Part of the problem is that if we think primarily in terms of "essentials", we're thinking in terms of "bare minimums". And that has its place, but it's hardly the way God wants us to live and think. So the maxim has merit, but is too limited to be a good general guideline.

Robert said...

Steve,

You can track that all back to the same question...

Did God really say:

He created the universe and all life within it in 6 days (24 hours)?

Adam and Eve are the historical first couple and progenitors of all humans?

The historical Fall is true history?

There was a global, universal Flood in the days of Noah?

To which I will add did God really say we are all sinful? Did God say that He chose some before time began to be saved from the sin that they choose over Him? Did God really say that woman is the helper of man?

The list goes on and on and sadly, many people think that they know what is right better than God, Who can do nothing but what is perfect and holy and right.

olan strickland said...

Frank, the way I see it there are three main categories for determining what is essential:
1. The exclusivity of the Gospel. This entails its redemptive-historical context as revealed in the Word of God. Included would be creation, solidarity with one man (we're all sinners in Adam), virgin birth of Christ to bypass the sin nature which implies His deity (so modalism is heresy as per other passages in which the Father speaks to the Son and the Holy Spirit descends upon Him), the sinless life, sacrifical death, and supernatural resurrection of Christ, His Lordship, and His right to Judge.
2. The sufficiency of the Gospel. Nothing is to be added to or taken away from the work of Christ. Adding circumcision or baptism or anything else to His work as necessary for salvation is heresy and legalism. Also removing any aspect of His work is heresy.
3. The effectiveness of the Gospel. One cannot practice disobedience to the clear moral commands of Scripture and be Christian.

Everything else falls into the nonessential category and is a matter of conviction and personal obedience to Christ's Lordship (Romans 14:5-6).

Daren Redekopp said...

Nice. Those pictures reminded me of the spirograph: an marvellous and inexpensive toy for drawing hypotrochoids and epitrochoids.

olan strickland said...

Steve, I wholeheartedly agree. However, when, as you say of the Bible, 'All' of it [is] trusted, believed, and acted upon, essential and nonessential categories must be distinguished or else there are some portions of Scripture that must be removed - like Romans 14 for instance.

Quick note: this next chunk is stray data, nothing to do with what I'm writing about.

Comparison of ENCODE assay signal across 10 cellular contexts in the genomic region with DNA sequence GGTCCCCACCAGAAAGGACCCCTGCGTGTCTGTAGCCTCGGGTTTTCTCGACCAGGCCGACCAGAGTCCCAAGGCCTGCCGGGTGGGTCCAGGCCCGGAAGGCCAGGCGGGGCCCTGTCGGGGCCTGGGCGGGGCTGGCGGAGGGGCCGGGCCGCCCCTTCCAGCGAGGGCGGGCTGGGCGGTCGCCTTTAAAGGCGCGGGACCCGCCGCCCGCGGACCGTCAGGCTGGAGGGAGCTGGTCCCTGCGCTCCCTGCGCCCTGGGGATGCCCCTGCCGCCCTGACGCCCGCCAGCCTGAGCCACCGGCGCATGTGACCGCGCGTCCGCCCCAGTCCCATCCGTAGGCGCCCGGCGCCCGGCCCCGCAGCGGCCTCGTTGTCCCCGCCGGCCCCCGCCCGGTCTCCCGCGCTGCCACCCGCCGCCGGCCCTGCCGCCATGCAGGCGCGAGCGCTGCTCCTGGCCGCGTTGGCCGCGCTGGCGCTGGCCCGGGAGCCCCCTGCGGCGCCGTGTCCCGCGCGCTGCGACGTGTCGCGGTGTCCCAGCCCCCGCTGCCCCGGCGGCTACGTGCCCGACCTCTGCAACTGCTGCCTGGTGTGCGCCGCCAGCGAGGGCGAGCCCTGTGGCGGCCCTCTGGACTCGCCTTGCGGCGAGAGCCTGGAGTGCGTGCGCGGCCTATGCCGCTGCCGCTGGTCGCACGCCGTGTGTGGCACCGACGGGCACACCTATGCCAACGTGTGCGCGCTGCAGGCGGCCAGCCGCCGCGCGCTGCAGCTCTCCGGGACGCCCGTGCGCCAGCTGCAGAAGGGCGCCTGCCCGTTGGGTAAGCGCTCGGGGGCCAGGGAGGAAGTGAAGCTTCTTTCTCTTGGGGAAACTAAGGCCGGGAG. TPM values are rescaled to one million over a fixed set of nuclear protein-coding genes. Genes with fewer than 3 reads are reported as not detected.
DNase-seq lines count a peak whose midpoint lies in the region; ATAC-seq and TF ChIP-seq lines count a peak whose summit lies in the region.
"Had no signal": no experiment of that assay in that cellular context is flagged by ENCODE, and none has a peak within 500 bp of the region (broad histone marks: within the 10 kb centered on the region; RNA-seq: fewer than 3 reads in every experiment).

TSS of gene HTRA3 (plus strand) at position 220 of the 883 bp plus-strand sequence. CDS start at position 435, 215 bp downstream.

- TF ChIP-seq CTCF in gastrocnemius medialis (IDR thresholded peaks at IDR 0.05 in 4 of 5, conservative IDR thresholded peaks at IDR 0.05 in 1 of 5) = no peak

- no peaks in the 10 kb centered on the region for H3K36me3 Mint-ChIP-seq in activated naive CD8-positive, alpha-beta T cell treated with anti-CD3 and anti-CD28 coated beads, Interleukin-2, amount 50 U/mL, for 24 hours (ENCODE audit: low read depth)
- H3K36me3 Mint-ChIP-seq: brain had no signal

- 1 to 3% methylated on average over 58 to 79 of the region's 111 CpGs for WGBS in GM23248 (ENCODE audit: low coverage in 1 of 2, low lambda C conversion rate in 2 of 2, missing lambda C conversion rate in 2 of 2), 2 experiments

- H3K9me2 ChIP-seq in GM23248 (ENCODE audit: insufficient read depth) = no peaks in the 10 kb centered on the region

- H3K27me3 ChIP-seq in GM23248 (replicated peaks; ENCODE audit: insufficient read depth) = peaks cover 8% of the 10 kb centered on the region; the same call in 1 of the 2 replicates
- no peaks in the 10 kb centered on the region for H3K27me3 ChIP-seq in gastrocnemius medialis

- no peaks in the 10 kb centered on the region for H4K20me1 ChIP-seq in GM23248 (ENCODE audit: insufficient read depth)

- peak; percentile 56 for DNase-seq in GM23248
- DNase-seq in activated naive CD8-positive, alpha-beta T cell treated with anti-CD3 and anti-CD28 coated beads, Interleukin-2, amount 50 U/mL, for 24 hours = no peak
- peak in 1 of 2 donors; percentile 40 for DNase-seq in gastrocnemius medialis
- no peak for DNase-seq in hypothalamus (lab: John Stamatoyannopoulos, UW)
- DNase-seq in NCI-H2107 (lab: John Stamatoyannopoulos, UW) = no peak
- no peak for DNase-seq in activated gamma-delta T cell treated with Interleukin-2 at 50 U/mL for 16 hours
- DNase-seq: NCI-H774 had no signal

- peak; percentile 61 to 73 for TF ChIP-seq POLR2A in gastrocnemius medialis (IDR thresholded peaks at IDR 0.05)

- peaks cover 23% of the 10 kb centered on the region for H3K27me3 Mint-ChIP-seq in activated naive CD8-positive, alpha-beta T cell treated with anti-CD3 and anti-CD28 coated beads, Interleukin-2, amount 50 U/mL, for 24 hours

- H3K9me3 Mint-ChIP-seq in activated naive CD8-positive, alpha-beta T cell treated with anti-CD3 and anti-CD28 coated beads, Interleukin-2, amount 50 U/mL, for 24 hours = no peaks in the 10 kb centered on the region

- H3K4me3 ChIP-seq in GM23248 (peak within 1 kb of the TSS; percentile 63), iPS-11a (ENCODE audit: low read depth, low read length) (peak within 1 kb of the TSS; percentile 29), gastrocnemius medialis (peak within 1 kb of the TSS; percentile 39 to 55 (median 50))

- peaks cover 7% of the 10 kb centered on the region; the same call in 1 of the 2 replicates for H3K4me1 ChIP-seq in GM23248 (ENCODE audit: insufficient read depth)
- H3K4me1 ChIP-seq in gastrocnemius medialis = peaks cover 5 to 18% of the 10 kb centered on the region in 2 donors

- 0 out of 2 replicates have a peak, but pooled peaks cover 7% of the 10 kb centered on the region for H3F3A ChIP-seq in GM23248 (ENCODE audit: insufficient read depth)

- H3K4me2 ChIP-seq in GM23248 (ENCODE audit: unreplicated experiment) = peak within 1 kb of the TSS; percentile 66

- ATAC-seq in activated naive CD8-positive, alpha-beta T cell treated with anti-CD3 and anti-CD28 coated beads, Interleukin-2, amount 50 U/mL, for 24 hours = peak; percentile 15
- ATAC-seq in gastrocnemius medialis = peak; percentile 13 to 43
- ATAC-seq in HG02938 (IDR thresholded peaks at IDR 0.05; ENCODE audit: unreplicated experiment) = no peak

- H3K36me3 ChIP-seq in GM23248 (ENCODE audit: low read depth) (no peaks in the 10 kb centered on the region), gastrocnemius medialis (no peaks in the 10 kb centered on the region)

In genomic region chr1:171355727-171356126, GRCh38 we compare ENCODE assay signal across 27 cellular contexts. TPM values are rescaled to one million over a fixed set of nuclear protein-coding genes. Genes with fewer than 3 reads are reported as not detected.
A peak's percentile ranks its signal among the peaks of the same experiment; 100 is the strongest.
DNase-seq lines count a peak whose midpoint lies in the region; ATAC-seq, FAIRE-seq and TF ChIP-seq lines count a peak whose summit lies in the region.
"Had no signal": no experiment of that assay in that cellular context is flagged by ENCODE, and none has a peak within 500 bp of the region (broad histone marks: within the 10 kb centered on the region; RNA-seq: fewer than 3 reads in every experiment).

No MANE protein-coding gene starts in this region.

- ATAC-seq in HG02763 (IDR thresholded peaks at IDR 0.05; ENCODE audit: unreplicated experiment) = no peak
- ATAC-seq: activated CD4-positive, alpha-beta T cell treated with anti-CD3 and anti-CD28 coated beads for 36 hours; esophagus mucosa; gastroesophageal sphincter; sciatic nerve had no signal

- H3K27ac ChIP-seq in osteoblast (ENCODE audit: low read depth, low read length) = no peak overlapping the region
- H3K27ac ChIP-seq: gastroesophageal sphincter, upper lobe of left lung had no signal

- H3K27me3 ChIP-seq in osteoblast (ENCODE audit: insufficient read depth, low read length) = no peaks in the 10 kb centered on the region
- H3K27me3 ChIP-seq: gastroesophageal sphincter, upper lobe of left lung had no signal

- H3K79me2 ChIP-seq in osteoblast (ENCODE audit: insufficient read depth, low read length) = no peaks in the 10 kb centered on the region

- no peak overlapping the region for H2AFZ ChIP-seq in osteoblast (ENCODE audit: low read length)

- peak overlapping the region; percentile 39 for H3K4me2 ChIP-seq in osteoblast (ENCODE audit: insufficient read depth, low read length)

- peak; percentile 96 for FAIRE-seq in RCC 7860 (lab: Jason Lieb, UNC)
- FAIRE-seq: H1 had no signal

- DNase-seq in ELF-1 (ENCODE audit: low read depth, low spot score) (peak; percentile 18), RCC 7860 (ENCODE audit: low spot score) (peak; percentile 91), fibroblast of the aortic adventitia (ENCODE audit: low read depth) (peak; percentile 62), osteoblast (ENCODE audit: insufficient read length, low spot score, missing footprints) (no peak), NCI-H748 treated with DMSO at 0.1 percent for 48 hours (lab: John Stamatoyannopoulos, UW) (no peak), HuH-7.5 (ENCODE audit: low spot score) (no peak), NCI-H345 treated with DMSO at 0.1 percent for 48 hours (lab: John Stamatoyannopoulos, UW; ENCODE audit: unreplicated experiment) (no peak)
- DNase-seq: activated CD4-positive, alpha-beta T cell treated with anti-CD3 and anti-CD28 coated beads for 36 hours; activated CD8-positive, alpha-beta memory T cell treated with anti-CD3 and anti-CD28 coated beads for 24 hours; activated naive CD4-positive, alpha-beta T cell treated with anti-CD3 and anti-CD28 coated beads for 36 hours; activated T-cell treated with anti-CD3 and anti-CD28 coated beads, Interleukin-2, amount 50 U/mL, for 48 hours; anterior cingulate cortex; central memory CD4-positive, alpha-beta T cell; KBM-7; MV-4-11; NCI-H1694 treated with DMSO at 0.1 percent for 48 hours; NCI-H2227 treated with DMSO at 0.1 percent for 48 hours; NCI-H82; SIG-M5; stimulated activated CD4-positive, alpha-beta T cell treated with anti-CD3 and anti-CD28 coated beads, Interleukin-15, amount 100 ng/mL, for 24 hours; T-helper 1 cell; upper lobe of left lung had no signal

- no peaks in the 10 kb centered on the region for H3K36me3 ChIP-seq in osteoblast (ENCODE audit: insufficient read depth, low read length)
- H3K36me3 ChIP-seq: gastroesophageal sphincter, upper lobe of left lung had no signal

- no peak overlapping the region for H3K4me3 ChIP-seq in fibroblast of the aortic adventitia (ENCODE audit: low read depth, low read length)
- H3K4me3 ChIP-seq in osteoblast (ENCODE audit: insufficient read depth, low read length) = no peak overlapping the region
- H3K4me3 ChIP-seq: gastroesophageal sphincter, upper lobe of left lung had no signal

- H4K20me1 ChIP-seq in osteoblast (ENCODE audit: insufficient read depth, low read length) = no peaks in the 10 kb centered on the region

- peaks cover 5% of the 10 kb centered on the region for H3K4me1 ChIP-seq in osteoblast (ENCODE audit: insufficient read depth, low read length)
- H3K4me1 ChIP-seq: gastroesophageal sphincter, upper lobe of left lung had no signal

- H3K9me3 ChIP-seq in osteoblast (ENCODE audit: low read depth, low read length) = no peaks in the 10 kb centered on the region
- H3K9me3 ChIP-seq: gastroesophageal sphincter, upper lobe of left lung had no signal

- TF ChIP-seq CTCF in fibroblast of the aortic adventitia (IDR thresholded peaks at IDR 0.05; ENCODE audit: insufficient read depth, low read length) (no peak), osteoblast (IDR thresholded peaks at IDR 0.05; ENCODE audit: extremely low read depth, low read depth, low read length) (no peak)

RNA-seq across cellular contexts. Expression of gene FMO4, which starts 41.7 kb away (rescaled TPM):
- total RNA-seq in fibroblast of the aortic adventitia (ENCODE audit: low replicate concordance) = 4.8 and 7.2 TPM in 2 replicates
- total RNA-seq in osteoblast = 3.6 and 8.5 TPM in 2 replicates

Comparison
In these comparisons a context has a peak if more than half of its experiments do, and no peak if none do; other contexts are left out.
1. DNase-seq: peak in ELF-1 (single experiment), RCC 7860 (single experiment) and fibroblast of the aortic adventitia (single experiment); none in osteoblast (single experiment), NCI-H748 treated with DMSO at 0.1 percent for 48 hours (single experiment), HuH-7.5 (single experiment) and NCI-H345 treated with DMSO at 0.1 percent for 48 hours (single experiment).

stratagem said...

When I got about halfway through this article's diagrams, I was afraid I was being set up for some sort of a joke where at the end, the diagram would end up looking like Mickey Mouse. Glad I was wrong!
Interesting article!

Robert said...

I personally think that Romans 14 applies more to areas where Scripture doesn't give a firm guideline. What do we say about the damage that has been done by free grace/easy believism proponents? I'd say it goes further than just saying people can't practice disobedience to the clear moral commands of Scripture, but that we also can't teach the type of doctrine that leads people to that conclusion.

And let us not forget that the infamous altar call and emotional pleas that proceded it cause the same problems. We have to make sure we work out the implications of the actions and messages that people put forth and decide how essential it is.

Jugulum said...

olan,

I'm not sure Romans 14 applies; I don't see the categories of "essential" & "nonessential" in that chapter, but rather "inherent moral issue" and "not an inherent moral issue".

Paul's discussion of the gospel in 1 Corinthians 15 is closer, and it's often what people point to in discussions of essentials & nonessentials. But it occurs to me that Paul didn't quite use those categories here, either. Rather, he talked in terms of "first importance".

I don't know that we can ever call something "nonessential" if it's taught in the Bible, but we certainly can talk about varying levels of importance--and the varying ramifications of being wrong (or even undecided).

Robert said...

Stratagem,

So you're saying you're glad that you didn't see this at the end? I mean you said Mickey Mouse, right?

olan strickland said...

Robert,

That's good! I would say even further that Romans 14 not only addresses teaching doctrine that does not cause one to violate the clear moral commands of Scripture (through the fruit of unbiblical methods) but that it also teaches against the twin errors of many of the YRR group:
1. Violating clear commands through language.
2. Not walking according to love with their shove-it-down-your-throat, I'll drink beer if I want to, attitude.